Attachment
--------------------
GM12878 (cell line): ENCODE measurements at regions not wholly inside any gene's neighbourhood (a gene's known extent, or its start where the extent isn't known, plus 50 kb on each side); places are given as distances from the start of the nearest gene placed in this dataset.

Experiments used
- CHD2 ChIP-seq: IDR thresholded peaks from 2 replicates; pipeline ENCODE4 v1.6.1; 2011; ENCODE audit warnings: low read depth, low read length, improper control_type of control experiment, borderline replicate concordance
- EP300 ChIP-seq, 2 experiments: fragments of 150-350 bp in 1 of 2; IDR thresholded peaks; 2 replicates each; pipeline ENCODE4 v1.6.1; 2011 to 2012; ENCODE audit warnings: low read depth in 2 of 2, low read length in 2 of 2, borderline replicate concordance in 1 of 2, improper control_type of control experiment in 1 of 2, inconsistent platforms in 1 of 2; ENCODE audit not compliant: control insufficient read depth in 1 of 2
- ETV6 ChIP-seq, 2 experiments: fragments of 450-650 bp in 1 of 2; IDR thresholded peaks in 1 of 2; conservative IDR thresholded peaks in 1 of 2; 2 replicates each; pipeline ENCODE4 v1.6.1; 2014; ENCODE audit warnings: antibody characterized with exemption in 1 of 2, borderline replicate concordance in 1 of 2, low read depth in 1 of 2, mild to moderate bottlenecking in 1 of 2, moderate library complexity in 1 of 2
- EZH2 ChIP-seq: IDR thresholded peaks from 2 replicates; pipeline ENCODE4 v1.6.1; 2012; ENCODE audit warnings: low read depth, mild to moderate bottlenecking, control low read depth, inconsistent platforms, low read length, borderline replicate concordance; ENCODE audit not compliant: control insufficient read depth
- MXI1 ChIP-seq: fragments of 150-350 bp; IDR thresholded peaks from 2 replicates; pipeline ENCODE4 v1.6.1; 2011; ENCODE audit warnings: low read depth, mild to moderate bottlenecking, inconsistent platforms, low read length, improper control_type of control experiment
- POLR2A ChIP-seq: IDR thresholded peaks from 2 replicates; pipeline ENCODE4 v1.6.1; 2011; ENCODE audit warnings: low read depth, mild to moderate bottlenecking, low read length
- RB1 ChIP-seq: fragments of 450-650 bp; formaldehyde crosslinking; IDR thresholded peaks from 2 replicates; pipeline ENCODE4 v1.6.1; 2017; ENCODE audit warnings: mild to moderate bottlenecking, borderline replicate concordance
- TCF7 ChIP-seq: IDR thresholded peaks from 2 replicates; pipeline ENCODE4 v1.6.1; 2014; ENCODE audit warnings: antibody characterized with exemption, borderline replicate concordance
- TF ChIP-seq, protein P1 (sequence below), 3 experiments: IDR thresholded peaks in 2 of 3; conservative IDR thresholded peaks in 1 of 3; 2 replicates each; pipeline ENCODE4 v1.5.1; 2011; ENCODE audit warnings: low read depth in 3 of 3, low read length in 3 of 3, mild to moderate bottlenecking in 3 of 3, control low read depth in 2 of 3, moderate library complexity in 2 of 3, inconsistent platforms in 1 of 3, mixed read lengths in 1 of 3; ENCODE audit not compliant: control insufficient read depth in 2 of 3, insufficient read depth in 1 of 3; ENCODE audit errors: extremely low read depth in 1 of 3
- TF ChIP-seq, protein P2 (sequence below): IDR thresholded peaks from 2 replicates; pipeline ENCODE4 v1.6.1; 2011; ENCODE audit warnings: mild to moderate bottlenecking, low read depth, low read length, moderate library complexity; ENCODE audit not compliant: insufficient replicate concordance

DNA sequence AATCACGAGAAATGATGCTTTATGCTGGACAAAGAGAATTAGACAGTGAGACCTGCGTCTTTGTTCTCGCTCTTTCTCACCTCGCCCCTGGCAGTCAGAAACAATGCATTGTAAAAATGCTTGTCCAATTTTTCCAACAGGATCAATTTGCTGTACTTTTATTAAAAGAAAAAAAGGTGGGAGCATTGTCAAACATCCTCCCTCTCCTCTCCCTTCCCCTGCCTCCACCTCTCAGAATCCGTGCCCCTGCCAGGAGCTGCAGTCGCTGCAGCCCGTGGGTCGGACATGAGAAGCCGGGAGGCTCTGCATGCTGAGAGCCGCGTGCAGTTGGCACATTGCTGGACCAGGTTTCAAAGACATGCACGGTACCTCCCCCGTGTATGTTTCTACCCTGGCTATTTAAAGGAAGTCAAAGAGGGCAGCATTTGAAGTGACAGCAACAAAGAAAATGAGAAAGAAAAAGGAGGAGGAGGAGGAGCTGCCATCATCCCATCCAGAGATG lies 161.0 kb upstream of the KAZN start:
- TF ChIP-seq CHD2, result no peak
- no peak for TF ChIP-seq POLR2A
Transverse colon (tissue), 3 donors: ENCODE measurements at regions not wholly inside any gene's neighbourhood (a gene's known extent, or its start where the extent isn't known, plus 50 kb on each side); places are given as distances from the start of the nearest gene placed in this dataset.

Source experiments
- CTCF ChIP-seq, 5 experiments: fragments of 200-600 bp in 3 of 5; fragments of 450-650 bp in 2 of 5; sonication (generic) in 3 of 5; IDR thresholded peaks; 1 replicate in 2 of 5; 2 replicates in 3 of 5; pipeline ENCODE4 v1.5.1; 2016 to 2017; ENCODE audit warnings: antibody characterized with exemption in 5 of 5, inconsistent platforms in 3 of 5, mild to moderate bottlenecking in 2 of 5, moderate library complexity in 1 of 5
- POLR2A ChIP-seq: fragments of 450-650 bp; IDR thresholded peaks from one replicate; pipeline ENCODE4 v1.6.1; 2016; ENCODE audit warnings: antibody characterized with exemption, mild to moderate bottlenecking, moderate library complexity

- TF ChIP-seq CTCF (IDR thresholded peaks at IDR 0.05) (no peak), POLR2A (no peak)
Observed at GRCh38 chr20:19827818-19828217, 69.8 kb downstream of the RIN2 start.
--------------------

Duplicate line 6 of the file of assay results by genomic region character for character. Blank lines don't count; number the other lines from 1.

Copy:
- EZH2 ChIP-seq: IDR thresholded peaks from 2 replicates; pipeline ENCODE4 v1.6.1; 2012; ENCODE audit warnings: low read depth, mild to moderate bottlenecking, control low read depth, inconsistent platforms, low read length, borderline replicate concordance; ENCODE audit not compliant: control insufficient read depth